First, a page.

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Wednesday, September 22, 2021

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UncategorizedProtesters disrupt landlord from getting on Google bus

Protesters disrupt landlord from getting on Google bus

Evan Wolkenstein, far left, and Claudia Tirado, second from right, are fighting their eviction from 812 Guerrero St. Dec. 16, 2014. Photo by Sara Bloomberg
Evan Wolkenstein, far left, and Claudia Tirado, second from right, are fighting their eviction from 812 Guerrero St. Dec. 16, 2014. Photo by Sara Bloomberg

By Sara Bloomberg

DECEMBER 16, 2014 — Sometimes he drives to work, but this morning Jack Halprin decided to take a private shuttle to his office at Google.

Housing advocates were awaiting him.

Shortly before 7 am, around a dozen protesters blocked a tech shuttle from leaving its stop at 18th and Dolores streets when someone in the group started yelling, “He’s walking down Guerrero!”

Maybe Halprin thought he could sneak by the loud group—and their signs denouncing him—unnoticed. But no such luck.

Halprin, a lawyer for Google, is using the Ellis Act to evict the remaining tenants at 812 Guerrero St., a seven unit building tucked between the bustling Valencia commercial corridor and Dolores Park.

And the question on everyone’s minds since he served the eviction notice last February is: Why does he need a seven unit building all to himself?

After his failed attempt to board the bus, protesters followed Halprin up Dolores Street and over to 812 Guerrero, where he already lives in one of the units. A previous tenant was evicted under the pretense that Halprin’s now-former domestic partner would be moving in, too.

His partner never moved in and Halprin is being sued by the former tenant.

With Halprin holed up in his apartment, protesters continued to chant and rally outside on the steps.

“Hit the road, Jack, and don’t you come back no more,” they chanted.

Decades of inaction from the city has contributed to the housing crisis but tech tax breaks along mid-Market and a lack of new housing development around Silicon Valley, where many tech companies are based, has exacerbated the problem in San Francisco.

Longtime San Francisco resident David Feinstein echoed the frustration with this climate.

“I don’t think Mayor Lee is doing anything. He’s not talking to the tenants, or talking to the building owners. You know? Nothing’s being done,” Feinstein said. “It just keeps happening. And it’s not just a matter of getting rid of people–where are they going to go? There are no solutions.”

As tech companies try to one-up each other (and themselves) by throwing lavish staff holiday parties, the sector is increasingly making itself seem out of touch.

“You don’t want to party with us. You don’t want to ride the bus with us. You don’t want to live with us,” Claudia Tirado, one of Halprin’s tenants, said.

Tirado is a public school teacher and lives in one of the units with her boyfriend and their three-year-old son. They are facing eviction.

Hanukkah begins at sundown tonight, and while most people are familiar with it as the Jewish “Festival of Lights,” the narrative is more than just a myth about one day’s worth of lamp oil lasting for eight.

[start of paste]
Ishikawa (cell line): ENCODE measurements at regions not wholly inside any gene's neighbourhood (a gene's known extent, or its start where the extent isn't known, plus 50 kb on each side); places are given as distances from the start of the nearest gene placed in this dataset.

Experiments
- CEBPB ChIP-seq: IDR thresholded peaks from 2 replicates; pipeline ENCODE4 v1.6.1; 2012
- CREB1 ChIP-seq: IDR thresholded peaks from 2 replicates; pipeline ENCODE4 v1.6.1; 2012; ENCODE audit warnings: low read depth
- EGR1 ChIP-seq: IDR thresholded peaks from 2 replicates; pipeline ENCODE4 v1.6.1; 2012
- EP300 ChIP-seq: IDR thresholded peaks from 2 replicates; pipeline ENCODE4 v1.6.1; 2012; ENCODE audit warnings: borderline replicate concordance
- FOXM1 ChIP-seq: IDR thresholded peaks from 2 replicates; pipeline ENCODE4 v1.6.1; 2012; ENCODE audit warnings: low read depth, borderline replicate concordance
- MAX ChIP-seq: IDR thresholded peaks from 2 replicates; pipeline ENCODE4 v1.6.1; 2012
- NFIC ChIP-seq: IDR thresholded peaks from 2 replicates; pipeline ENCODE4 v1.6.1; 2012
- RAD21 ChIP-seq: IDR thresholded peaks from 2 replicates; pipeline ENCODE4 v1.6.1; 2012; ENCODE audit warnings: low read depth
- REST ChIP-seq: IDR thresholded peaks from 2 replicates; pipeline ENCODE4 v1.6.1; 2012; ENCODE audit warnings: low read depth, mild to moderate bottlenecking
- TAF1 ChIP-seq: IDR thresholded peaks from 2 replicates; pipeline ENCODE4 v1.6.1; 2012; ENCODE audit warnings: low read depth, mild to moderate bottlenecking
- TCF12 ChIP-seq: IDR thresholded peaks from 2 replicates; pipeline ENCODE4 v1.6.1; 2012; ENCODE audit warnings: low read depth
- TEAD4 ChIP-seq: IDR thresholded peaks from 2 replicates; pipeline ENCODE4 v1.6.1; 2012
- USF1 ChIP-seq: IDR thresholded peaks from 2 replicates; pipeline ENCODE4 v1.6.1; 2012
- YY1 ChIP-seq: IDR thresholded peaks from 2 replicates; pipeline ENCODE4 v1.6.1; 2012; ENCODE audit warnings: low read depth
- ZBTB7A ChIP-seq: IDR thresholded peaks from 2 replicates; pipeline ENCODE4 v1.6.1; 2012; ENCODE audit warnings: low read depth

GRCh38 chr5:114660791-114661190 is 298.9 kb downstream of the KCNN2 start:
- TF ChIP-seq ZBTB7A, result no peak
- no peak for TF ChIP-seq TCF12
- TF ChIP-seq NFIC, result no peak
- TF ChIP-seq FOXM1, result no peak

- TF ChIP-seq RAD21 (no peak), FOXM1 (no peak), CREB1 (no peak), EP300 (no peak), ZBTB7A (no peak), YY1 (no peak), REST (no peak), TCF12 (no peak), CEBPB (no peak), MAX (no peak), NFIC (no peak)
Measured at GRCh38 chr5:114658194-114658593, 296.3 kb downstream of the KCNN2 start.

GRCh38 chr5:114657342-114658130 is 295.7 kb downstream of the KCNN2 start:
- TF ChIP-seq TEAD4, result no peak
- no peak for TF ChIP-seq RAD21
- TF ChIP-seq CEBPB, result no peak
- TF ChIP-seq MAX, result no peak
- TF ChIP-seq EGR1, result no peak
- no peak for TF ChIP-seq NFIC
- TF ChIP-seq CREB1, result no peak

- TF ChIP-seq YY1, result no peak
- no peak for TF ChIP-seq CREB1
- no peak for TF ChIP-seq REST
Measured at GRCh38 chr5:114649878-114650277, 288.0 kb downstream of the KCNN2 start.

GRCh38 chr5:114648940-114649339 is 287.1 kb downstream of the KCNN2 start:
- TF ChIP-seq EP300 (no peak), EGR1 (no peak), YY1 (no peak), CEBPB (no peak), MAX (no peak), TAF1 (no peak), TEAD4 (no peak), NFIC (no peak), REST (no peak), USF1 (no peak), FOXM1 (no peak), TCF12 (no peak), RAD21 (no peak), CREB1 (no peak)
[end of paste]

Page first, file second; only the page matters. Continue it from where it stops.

The story involves a Hebrew clan, the Maccabees, that successfully fought off the much larger Persian army. The temple was destroyed, a miniscule bit of lamp oil was found in the ruins that lasted over a week and now we have dreidles, chocolate gelt and latkes…

For Evan Wolkenstein, a local teacher and a tenant of 812 Guerrero for 10 years, the arrival of the holiday is particularly salient.

“I see that as a holiday about fighting oppression through standing up and fighting back.” Wolkenstein said. “When I light candles tonight, it’ll be about my own fight, yes, but I also feel like my own fight should kindle me to be fighting for those who have less power and less voice than I do.”

Protesters left the property around 7:30 am. Halprin didn’t come out to address the crowd.

Tim Redmond
Tim Redmond has been a political and investigative reporter in San Francisco for more than 30 years. He spent much of that time as executive editor of the Bay Guardian. He is the founder of 48hills.
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100 COMMENTS

  1. … [Trackback]

    […] There you will find 70373 more Infos: 48hills.org/2014/12/16/protesters-disrupt-landlord-getting-google-bus/ […]

  2. Sent To Milk Club:
    Did you know that you are associated with a major funder and activist in the right wing war on the LGBT Community? Right under your nose. So, here are a few organizations this person holds leadership roles in: The Gathering (can you say National Christian Foundation? Hobby Lobby?), Hume Lake Christian Camp (conversion therapy anyone?), Biola University (Biola Queer Underground) Oh, and did you know this man’s company gave a lot of money to a Christian Coalition Candidate in Lake Forest, CA. ? Seriously, does anyone at the Milk Club vet people and companies like this before accepting their donations and support? OK, a clue for you all: Trumark Urban (subsid of Trumark Companies) CEO Michael Maples. Check it yourself.